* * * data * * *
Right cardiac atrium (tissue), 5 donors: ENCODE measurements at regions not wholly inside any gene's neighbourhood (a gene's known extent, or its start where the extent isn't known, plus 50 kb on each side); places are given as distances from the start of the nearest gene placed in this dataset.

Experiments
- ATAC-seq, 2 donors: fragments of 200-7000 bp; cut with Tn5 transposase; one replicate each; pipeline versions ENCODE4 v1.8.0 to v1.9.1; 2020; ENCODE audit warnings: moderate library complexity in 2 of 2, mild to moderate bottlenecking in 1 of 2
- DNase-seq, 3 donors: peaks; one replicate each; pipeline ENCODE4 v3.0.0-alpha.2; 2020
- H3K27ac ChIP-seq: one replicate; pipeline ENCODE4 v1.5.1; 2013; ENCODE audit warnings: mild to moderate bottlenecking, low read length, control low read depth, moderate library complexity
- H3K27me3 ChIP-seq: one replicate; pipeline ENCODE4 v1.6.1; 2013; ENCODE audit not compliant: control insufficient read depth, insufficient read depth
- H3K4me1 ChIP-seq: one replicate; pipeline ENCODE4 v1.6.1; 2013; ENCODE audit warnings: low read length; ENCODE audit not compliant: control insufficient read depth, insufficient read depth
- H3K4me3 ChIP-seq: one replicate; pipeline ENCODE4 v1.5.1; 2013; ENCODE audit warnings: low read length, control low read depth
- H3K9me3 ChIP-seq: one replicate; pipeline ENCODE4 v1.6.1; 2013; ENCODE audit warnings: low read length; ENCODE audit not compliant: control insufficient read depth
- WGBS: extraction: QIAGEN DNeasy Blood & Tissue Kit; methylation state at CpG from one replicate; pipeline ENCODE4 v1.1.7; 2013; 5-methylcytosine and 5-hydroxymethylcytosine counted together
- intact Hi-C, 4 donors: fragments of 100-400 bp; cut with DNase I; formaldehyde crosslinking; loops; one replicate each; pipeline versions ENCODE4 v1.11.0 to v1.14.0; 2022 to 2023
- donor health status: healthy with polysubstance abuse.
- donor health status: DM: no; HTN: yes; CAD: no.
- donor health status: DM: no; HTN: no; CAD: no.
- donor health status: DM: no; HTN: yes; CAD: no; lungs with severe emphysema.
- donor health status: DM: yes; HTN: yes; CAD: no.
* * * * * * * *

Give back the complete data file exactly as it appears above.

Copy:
Right cardiac atrium (tissue), 5 donors: ENCODE measurements at regions not wholly inside any gene's neighbourhood (a gene's known extent, or its start where the extent isn't known, plus 50 kb on each side); places are given as distances from the start of the nearest gene placed in this dataset.

Experiments
- ATAC-seq, 2 donors: fragments of 200-7000 bp; cut with Tn5 transposase; one replicate each; pipeline versions ENCODE4 v1.8.0 to v1.9.1; 2020; ENCODE audit warnings: moderate library complexity in 2 of 2, mild to moderate bottlenecking in 1 of 2
- DNase-seq, 3 donors: peaks; one replicate each; pipeline ENCODE4 v3.0.0-alpha.2; 2020
- H3K27ac ChIP-seq: one replicate; pipeline ENCODE4 v1.5.1; 2013; ENCODE audit warnings: mild to moderate bottlenecking, low read length, control low read depth, moderate library complexity
- H3K27me3 ChIP-seq: one replicate; pipeline ENCODE4 v1.6.1; 2013; ENCODE audit not compliant: control insufficient read depth, insufficient read depth
- H3K4me1 ChIP-seq: one replicate; pipeline ENCODE4 v1.6.1; 2013; ENCODE audit warnings: low read length; ENCODE audit not compliant: control insufficient read depth, insufficient read depth
- H3K4me3 ChIP-seq: one replicate; pipeline ENCODE4 v1.5.1; 2013; ENCODE audit warnings: low read length, control low read depth
- H3K9me3 ChIP-seq: one replicate; pipeline ENCODE4 v1.6.1; 2013; ENCODE audit warnings: low read length; ENCODE audit not compliant: control insufficient read depth
- WGBS: extraction: QIAGEN DNeasy Blood & Tissue Kit; methylation state at CpG from one replicate; pipeline ENCODE4 v1.1.7; 2013; 5-methylcytosine and 5-hydroxymethylcytosine counted together
- intact Hi-C, 4 donors: fragments of 100-400 bp; cut with DNase I; formaldehyde crosslinking; loops; one replicate each; pipeline versions ENCODE4 v1.11.0 to v1.14.0; 2022 to 2023
- donor health status: healthy with polysubstance abuse.
- donor health status: DM: no; HTN: yes; CAD: no.
- donor health status: DM: no; HTN: no; CAD: no.
- donor health status: DM: no; HTN: yes; CAD: no; lungs with severe emphysema.
- donor health status: DM: yes; HTN: yes; CAD: no.